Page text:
Canada Goose, the Canadian maker of parkas it claims are designed to keep wearers toasty warm in the "the coldest places on Earth," is the latest foreign brand targeted by Chinese regulators.
China's state-controlled CCTV revealed that authorities fined the company's affiliated operation in Shanghai about $70,000 (450,000 RMB) for "falsely advertising goods or services, deceiving and misleading consumers."
The Shanghai Huangpu District Market Supervision and Administration Department acted against the local outlet of Canada Goose Holdings Inc. of Toronto in June, a move CCTV made public on Sept. 2.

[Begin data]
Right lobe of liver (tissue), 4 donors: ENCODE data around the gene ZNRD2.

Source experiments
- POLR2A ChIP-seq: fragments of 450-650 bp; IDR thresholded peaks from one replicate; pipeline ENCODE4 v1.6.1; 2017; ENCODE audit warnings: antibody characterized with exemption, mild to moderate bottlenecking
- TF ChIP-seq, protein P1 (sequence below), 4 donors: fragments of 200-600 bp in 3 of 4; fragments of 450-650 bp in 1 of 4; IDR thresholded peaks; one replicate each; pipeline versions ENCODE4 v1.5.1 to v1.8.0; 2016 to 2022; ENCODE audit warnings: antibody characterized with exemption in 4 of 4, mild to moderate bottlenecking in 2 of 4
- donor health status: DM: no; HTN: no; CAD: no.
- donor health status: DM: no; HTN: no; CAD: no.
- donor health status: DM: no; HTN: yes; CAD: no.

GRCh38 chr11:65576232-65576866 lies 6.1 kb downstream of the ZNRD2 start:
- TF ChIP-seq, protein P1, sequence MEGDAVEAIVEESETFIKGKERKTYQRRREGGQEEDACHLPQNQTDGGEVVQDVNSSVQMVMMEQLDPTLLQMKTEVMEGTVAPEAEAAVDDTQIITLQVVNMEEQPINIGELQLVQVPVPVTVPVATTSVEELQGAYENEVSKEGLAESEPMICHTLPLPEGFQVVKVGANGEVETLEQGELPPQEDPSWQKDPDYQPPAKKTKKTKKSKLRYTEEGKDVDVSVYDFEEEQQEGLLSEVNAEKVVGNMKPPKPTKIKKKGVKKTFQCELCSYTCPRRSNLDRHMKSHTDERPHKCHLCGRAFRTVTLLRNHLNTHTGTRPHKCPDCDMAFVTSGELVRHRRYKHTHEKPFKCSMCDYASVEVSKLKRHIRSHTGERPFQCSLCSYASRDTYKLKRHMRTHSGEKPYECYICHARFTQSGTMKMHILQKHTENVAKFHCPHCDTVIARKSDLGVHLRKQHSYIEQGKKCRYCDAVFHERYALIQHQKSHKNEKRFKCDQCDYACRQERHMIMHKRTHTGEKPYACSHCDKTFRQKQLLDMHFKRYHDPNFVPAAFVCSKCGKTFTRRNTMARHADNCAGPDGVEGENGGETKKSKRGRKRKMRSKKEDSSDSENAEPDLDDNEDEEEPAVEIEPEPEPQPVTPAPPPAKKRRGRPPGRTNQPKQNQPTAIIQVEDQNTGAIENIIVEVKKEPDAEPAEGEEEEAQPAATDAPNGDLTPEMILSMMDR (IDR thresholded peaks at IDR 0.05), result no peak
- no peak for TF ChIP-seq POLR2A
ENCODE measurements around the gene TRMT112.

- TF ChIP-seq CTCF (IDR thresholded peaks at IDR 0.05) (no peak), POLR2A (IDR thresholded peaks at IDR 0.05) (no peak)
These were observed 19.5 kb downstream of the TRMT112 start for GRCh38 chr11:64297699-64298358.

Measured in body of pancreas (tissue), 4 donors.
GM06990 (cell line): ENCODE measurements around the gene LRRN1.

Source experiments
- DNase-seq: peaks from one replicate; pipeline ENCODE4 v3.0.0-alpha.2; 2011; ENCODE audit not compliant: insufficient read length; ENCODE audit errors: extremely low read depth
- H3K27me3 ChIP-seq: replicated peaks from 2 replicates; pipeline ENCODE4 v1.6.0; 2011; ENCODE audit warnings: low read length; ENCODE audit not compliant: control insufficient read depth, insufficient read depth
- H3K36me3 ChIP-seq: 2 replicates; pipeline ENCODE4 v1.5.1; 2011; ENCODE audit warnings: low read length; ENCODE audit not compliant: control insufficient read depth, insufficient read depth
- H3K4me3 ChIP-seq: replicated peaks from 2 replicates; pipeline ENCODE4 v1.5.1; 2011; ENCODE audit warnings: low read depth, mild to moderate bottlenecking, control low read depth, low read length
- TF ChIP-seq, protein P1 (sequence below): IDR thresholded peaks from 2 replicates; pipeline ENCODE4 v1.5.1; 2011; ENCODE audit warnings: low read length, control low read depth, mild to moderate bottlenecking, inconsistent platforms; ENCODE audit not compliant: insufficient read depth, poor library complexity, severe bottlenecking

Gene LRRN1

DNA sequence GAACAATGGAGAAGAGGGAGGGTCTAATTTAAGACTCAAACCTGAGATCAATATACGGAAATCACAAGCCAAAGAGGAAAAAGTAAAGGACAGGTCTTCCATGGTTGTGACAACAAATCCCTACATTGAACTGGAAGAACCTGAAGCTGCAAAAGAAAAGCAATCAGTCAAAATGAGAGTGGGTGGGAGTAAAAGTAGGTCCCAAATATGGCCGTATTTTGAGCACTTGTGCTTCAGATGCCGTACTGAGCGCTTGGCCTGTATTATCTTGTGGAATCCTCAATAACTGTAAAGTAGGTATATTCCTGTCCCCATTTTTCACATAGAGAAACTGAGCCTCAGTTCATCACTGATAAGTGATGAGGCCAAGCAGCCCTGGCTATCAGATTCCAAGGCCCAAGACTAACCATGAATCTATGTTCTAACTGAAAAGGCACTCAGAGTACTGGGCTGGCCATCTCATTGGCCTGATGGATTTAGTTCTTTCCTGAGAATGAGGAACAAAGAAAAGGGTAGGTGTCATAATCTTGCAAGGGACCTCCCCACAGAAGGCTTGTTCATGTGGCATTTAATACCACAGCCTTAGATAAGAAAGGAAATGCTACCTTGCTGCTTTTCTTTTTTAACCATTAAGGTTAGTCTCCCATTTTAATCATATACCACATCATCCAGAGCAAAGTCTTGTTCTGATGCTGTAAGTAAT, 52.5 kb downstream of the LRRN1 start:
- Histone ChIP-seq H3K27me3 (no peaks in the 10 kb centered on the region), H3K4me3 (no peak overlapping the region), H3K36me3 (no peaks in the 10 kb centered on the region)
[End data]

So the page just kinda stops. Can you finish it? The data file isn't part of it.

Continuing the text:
The National Enterprise Credit Information Publicity System (Shanghai) announced that Shanghai district regulators found that Canada Goose, which was marketing its products as filled with goose down, was using mostly duck to stuff its garments.
The regulators said the company advertised that it uses "Hutterite down," claiming it is the warmest down available. The Hutterites, a religious group in Canada similar to the Amish and Mennonites in the United States, enjoy a reputation for raising high-quality geese and ducks.
And while the Canada Goose marketing stresses the warming quality of the down it uses, Shanghai regulators said the place of origin has nothing to do with down's warmth.
On Sept. 8, other state-affiliated media outlets in China began criticizing the expensive parkas that as The New Yorker suggested, broadcast, "I earned the money, and then I spent the money. And now, here I am, warmer than you are."